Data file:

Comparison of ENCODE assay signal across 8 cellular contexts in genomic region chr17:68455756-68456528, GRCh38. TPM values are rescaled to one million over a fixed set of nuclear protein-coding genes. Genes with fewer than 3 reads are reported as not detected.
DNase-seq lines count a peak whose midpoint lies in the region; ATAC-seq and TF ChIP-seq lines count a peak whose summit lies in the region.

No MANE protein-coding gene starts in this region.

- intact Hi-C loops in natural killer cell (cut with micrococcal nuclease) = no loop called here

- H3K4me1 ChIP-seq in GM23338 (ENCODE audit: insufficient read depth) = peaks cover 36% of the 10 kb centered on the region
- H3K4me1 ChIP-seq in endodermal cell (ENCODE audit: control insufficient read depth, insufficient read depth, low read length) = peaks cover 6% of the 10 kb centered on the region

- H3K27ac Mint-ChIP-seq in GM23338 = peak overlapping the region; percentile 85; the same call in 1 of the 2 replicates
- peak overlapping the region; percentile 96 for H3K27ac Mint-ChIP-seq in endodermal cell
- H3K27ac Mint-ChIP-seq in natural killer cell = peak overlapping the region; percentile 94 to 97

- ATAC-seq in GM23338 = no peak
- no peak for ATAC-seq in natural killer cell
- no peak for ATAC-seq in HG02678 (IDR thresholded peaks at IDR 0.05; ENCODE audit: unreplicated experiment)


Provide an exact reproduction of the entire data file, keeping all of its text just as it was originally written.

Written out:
Comparison of ENCODE assay signal across 8 cellular contexts in genomic region chr17:68455756-68456528, GRCh38. TPM values are rescaled to one million over a fixed set of nuclear protein-coding genes. Genes with fewer than 3 reads are reported as not detected.
DNase-seq lines count a peak whose midpoint lies in the region; ATAC-seq and TF ChIP-seq lines count a peak whose summit lies in the region.

No MANE protein-coding gene starts in this region.

- intact Hi-C loops in natural killer cell (cut with micrococcal nuclease) = no loop called here

- H3K4me1 ChIP-seq in GM23338 (ENCODE audit: insufficient read depth) = peaks cover 36% of the 10 kb centered on the region
- H3K4me1 ChIP-seq in endodermal cell (ENCODE audit: control insufficient read depth, insufficient read depth, low read length) = peaks cover 6% of the 10 kb centered on the region

- H3K27ac Mint-ChIP-seq in GM23338 = peak overlapping the region; percentile 85; the same call in 1 of the 2 replicates
- peak overlapping the region; percentile 96 for H3K27ac Mint-ChIP-seq in endodermal cell
- H3K27ac Mint-ChIP-seq in natural killer cell = peak overlapping the region; percentile 94 to 97

- ATAC-seq in GM23338 = no peak
- no peak for ATAC-seq in natural killer cell
- no peak for ATAC-seq in HG02678 (IDR thresholded peaks at IDR 0.05; ENCODE audit: unreplicated experiment)